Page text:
That thing should be read by everyone.

I assumed it was! It’s definitely the greatest one-panel gag-a-day pamphlet out there.

I don’t think having “two guys on a couch playing videogames” is a good fallback for … well, for anything.

First, gag-a-day without continuity is much harder than storyline-driven humor. If you keep at it, you will be driven to work harder for your humor. Some might call that growth.

Second, don’t like his art if you don’t like his art, but your reasoning is fallacious. His choices with regard to perspective are clearly intentional – they relax the eye since they set the expectation that things aren’t going to be perfectly straight, or bound by gravity, etc. You may as well go after Degas because his floors go up too steeply and things look flat against them.

That one porkwrench you keep harping on (the one with the pig and the big wrench) actually has a very pleasing line, and nice variety in the thicknesses of line.

No matter what kind of comic you’re doing, there’s always room for improvement, whether it’s in the art or writing or whatever.

It’s reductive and false to claim that a comic is necessarily doomed to stagnation because of its format. But I don’t think that’s really what you’re trying to say.

What this post says to me is “Hey, so you’re going to start a webcomic! Great! You better not suck at it, or your comic won’t be very good!” It’s true, yes, but not very helpful.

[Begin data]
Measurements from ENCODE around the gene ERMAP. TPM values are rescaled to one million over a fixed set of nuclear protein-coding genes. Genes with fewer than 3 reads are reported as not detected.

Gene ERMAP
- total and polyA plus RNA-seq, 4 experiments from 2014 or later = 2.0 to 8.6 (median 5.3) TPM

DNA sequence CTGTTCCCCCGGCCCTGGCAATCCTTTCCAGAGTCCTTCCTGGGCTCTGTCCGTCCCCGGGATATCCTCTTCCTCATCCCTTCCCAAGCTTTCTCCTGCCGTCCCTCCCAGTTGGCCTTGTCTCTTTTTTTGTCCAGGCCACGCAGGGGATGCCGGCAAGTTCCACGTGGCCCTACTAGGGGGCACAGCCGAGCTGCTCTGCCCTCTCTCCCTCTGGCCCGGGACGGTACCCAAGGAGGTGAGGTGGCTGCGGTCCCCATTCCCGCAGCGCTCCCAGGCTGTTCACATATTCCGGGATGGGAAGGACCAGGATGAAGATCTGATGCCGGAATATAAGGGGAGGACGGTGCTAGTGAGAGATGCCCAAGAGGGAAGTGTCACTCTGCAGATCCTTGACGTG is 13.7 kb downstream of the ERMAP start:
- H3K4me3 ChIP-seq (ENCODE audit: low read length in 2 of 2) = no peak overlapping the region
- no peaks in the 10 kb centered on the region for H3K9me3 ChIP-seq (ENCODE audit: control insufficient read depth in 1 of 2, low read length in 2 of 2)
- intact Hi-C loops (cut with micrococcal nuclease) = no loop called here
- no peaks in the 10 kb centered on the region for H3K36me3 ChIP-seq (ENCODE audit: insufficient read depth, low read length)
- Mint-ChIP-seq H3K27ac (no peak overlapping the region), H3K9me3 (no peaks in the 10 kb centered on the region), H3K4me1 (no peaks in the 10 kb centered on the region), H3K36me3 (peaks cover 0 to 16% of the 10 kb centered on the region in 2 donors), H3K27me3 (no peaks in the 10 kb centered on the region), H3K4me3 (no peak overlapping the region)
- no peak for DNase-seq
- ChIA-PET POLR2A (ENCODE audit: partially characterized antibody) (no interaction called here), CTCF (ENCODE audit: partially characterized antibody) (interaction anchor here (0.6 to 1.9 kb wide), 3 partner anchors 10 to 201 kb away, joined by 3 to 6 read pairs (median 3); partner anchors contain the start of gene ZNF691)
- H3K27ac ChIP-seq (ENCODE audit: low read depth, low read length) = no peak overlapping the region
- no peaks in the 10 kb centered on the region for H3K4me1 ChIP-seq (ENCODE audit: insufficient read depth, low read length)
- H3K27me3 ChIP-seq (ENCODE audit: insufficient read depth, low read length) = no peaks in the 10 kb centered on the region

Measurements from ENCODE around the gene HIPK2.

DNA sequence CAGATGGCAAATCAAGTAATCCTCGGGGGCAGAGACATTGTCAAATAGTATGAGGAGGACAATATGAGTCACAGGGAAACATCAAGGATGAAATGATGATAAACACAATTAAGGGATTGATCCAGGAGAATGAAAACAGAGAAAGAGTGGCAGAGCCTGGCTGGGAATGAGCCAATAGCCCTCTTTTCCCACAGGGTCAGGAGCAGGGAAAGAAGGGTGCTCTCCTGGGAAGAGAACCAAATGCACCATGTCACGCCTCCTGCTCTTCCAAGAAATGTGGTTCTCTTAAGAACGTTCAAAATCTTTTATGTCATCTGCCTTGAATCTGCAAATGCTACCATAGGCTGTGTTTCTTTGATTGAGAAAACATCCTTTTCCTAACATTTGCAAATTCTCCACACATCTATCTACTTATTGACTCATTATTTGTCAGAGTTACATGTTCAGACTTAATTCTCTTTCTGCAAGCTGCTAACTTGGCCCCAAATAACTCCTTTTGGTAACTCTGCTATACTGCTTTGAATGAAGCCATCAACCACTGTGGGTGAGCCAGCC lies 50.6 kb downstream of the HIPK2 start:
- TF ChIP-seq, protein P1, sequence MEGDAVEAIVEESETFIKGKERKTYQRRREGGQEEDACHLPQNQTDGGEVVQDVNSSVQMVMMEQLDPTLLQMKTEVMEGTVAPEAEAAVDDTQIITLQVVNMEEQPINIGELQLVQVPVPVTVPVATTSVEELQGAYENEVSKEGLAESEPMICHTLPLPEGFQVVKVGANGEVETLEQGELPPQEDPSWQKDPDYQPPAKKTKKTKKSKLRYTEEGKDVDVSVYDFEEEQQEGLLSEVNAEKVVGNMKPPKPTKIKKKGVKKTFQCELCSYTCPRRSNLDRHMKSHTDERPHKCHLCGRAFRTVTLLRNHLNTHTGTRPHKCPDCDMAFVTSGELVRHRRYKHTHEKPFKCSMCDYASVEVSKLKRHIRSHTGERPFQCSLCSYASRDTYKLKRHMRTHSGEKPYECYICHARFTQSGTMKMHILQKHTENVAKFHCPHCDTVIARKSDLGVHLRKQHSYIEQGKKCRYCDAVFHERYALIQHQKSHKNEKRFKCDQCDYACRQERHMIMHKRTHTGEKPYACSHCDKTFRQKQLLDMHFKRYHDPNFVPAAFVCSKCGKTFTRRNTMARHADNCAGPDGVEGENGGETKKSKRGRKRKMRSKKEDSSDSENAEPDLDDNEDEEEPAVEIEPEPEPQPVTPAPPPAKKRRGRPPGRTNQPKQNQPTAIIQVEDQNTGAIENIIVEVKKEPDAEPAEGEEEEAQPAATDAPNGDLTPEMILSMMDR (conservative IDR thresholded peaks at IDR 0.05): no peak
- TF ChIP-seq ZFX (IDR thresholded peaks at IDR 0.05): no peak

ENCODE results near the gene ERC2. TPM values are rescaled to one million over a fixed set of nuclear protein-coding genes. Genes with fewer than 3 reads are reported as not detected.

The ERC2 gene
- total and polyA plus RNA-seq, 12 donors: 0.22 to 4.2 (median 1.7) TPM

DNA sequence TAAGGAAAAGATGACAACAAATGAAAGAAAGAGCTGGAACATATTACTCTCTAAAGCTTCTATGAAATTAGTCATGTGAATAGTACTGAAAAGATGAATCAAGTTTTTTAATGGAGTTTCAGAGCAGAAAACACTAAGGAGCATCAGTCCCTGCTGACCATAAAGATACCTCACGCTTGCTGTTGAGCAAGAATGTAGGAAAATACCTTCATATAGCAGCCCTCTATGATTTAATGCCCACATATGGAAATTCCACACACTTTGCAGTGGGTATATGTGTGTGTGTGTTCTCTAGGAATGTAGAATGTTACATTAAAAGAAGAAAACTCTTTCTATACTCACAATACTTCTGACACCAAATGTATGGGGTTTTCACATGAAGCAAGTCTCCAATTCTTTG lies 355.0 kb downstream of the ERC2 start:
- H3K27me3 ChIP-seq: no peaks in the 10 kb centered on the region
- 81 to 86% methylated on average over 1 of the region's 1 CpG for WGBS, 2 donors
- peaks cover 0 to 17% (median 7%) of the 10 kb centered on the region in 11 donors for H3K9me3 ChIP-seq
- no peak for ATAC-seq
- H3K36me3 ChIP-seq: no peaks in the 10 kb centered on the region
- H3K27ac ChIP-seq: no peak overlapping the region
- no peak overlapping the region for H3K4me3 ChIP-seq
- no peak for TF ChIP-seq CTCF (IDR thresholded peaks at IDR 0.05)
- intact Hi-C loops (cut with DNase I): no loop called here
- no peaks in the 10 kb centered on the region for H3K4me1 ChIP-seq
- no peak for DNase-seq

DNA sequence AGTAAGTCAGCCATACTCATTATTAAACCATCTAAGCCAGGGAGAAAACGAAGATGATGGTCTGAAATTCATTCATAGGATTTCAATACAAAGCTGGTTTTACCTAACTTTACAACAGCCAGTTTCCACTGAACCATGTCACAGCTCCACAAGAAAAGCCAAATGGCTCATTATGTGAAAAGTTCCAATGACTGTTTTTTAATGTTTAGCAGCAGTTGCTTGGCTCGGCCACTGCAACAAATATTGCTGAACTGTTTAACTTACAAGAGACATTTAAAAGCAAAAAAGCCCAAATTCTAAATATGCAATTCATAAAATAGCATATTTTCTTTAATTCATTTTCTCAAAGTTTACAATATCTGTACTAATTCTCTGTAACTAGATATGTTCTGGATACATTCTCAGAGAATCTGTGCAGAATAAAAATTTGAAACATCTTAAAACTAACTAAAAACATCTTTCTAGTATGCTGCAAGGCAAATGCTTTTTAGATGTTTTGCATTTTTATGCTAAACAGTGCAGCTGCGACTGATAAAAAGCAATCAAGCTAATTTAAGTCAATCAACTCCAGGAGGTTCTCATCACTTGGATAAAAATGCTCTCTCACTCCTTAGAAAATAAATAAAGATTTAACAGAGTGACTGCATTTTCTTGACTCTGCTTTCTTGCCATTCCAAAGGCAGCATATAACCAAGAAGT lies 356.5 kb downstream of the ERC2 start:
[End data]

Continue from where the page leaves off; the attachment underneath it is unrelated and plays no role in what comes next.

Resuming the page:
Jeph all usin’ big words like reductive.


well now I have to, you said it in public. Curse You J. Jonah Jacqueson!

gag-a-day sounds like it’s easier than it is. Nataliedee and Drew make it look so easy.

Some day someone is going to have to make a gag-a-day comic in the literal sense: Comics that make you start to vomit.

Even if there isn’t character development, you can still be funny or poignant in a gag-a-day strip in a way that may affect more people than a poorly-done, unfunny strip that focuses on the exposition and backstory of its characters. There are a lot of story-driven “funny” webcomics out there that are very nice artistically, and yet terribly unfunny. With a gag-a-day strip, it’s not that there isn’t room to grow. It’s just you aren’t pushed to explore backstory in the same way. You can do it, however most gag-a-day comic writers focus instead on developing their timing. They focus on their joke-telling ability. Because at the end of the day, they are telling jokes. They might not be exploring the nuances of the childhood of their characters, but that’s not what they’re trying to do. And The Far Side wouldn’t have been any better if it had been a Penny-arcade or Scary-go-Round rip-off.

[…] Also, the parade of webcomics books continues apace, as Bunny chimes in with preorders. While some are not fans of the single-panel webcomic format, Lem’s got some real twisted genius going on, barely moderated by long, fluffy pink ears. Watch for 90 of the best strips to hit sometime late May/early June, subject to printing delays, university workload, and the Royal Mail. […]